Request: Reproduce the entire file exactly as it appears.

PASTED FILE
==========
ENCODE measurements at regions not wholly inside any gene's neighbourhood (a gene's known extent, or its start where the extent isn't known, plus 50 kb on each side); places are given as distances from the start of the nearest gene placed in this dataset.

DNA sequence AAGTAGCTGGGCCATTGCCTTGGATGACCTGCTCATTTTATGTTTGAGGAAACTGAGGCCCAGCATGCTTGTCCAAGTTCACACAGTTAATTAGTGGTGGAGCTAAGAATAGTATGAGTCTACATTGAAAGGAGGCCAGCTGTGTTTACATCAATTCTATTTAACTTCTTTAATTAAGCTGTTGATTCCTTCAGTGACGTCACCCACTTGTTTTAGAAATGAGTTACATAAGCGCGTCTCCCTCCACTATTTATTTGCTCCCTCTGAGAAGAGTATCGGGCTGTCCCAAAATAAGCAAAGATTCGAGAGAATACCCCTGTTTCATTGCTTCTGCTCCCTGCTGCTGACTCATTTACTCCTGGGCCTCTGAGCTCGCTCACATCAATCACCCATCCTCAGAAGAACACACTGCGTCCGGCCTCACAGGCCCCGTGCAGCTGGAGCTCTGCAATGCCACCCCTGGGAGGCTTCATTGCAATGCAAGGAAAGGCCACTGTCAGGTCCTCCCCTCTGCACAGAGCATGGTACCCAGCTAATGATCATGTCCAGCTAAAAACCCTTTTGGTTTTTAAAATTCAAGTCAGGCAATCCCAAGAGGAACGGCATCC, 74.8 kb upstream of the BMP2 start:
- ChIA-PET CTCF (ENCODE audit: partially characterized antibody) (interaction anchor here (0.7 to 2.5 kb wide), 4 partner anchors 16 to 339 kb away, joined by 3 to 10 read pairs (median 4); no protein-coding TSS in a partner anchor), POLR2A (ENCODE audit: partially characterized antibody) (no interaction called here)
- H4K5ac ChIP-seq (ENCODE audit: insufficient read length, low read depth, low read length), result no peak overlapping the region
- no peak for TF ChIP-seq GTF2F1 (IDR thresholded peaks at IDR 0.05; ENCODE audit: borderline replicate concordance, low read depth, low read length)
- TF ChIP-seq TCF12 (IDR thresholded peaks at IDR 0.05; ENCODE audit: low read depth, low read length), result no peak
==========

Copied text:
ENCODE measurements at regions not wholly inside any gene's neighbourhood (a gene's known extent, or its start where the extent isn't known, plus 50 kb on each side); places are given as distances from the start of the nearest gene placed in this dataset.

DNA sequence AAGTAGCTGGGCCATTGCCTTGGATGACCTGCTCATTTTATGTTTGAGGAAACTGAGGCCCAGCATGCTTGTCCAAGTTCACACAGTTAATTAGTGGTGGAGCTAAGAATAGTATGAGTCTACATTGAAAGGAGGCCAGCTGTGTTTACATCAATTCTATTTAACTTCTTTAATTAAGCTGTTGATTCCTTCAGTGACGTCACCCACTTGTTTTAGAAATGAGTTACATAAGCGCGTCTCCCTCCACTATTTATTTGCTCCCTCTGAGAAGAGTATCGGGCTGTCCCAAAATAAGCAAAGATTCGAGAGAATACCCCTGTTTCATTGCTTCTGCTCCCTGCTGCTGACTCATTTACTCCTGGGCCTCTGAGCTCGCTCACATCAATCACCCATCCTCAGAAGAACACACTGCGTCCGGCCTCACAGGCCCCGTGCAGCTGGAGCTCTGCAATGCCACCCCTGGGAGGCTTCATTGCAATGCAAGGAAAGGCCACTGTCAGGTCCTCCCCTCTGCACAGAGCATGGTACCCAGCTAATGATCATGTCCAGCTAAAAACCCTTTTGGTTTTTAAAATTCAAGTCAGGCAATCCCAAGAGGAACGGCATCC, 74.8 kb upstream of the BMP2 start:
- ChIA-PET CTCF (ENCODE audit: partially characterized antibody) (interaction anchor here (0.7 to 2.5 kb wide), 4 partner anchors 16 to 339 kb away, joined by 3 to 10 read pairs (median 4); no protein-coding TSS in a partner anchor), POLR2A (ENCODE audit: partially characterized antibody) (no interaction called here)
- H4K5ac ChIP-seq (ENCODE audit: insufficient read length, low read depth, low read length), result no peak overlapping the region
- no peak for TF ChIP-seq GTF2F1 (IDR thresholded peaks at IDR 0.05; ENCODE audit: borderline replicate concordance, low read depth, low read length)
- TF ChIP-seq TCF12 (IDR thresholded peaks at IDR 0.05; ENCODE audit: low read depth, low read length), result no peak